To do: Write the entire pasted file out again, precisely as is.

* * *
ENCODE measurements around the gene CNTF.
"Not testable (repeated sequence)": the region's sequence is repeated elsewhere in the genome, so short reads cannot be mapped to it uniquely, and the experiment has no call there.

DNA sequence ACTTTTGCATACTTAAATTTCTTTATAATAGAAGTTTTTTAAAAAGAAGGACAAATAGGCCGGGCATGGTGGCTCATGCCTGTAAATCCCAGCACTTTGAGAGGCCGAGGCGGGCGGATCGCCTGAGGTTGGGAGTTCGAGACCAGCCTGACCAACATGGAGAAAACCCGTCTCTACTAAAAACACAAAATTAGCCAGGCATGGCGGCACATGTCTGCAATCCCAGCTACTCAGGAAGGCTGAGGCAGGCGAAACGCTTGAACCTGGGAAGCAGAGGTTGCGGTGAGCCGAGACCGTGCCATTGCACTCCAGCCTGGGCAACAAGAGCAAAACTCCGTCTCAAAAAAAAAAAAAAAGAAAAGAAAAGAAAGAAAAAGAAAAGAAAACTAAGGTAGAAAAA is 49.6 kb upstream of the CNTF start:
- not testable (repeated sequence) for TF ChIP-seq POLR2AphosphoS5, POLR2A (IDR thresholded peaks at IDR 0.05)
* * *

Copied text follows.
ENCODE measurements around the gene CNTF.
"Not testable (repeated sequence)": the region's sequence is repeated elsewhere in the genome, so short reads cannot be mapped to it uniquely, and the experiment has no call there.

DNA sequence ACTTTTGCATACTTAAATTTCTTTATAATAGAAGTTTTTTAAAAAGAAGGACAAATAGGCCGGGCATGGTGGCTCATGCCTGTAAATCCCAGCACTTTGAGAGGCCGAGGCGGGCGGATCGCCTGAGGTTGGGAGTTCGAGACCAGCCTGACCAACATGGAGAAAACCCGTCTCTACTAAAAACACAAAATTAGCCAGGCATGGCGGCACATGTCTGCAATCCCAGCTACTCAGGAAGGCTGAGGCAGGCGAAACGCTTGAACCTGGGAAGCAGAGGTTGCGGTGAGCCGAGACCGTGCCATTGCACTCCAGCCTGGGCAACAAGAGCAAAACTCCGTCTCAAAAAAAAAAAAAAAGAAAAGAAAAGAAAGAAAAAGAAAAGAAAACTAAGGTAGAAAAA is 49.6 kb upstream of the CNTF start:
- not testable (repeated sequence) for TF ChIP-seq POLR2AphosphoS5, POLR2A (IDR thresholded peaks at IDR 0.05)